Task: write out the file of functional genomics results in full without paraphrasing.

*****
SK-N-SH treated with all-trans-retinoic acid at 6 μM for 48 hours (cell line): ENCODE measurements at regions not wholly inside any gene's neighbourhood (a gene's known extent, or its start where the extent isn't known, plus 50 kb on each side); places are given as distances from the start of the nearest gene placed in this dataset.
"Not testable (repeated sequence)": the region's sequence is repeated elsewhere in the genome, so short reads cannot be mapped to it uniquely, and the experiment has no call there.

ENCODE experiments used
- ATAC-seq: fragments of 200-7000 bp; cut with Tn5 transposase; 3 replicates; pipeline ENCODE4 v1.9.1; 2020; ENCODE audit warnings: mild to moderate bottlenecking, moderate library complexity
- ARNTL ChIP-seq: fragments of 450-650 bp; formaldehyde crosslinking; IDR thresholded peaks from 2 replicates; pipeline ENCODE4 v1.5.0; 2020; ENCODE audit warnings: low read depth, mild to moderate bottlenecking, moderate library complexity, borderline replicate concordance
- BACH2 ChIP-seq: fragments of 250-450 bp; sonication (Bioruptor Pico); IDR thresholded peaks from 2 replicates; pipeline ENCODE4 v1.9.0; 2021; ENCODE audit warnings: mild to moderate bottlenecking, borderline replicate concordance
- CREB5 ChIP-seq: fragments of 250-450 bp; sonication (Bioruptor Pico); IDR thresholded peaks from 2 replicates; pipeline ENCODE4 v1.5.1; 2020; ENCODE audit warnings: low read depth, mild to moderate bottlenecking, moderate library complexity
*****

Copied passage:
SK-N-SH treated with all-trans-retinoic acid at 6 μM for 48 hours (cell line): ENCODE measurements at regions not wholly inside any gene's neighbourhood (a gene's known extent, or its start where the extent isn't known, plus 50 kb on each side); places are given as distances from the start of the nearest gene placed in this dataset.
"Not testable (repeated sequence)": the region's sequence is repeated elsewhere in the genome, so short reads cannot be mapped to it uniquely, and the experiment has no call there.

ENCODE experiments used
- ATAC-seq: fragments of 200-7000 bp; cut with Tn5 transposase; 3 replicates; pipeline ENCODE4 v1.9.1; 2020; ENCODE audit warnings: mild to moderate bottlenecking, moderate library complexity
- ARNTL ChIP-seq: fragments of 450-650 bp; formaldehyde crosslinking; IDR thresholded peaks from 2 replicates; pipeline ENCODE4 v1.5.0; 2020; ENCODE audit warnings: low read depth, mild to moderate bottlenecking, moderate library complexity, borderline replicate concordance
- BACH2 ChIP-seq: fragments of 250-450 bp; sonication (Bioruptor Pico); IDR thresholded peaks from 2 replicates; pipeline ENCODE4 v1.9.0; 2021; ENCODE audit warnings: mild to moderate bottlenecking, borderline replicate concordance
- CREB5 ChIP-seq: fragments of 250-450 bp; sonication (Bioruptor Pico); IDR thresholded peaks from 2 replicates; pipeline ENCODE4 v1.5.1; 2020; ENCODE audit warnings: low read depth, mild to moderate bottlenecking, moderate library complexity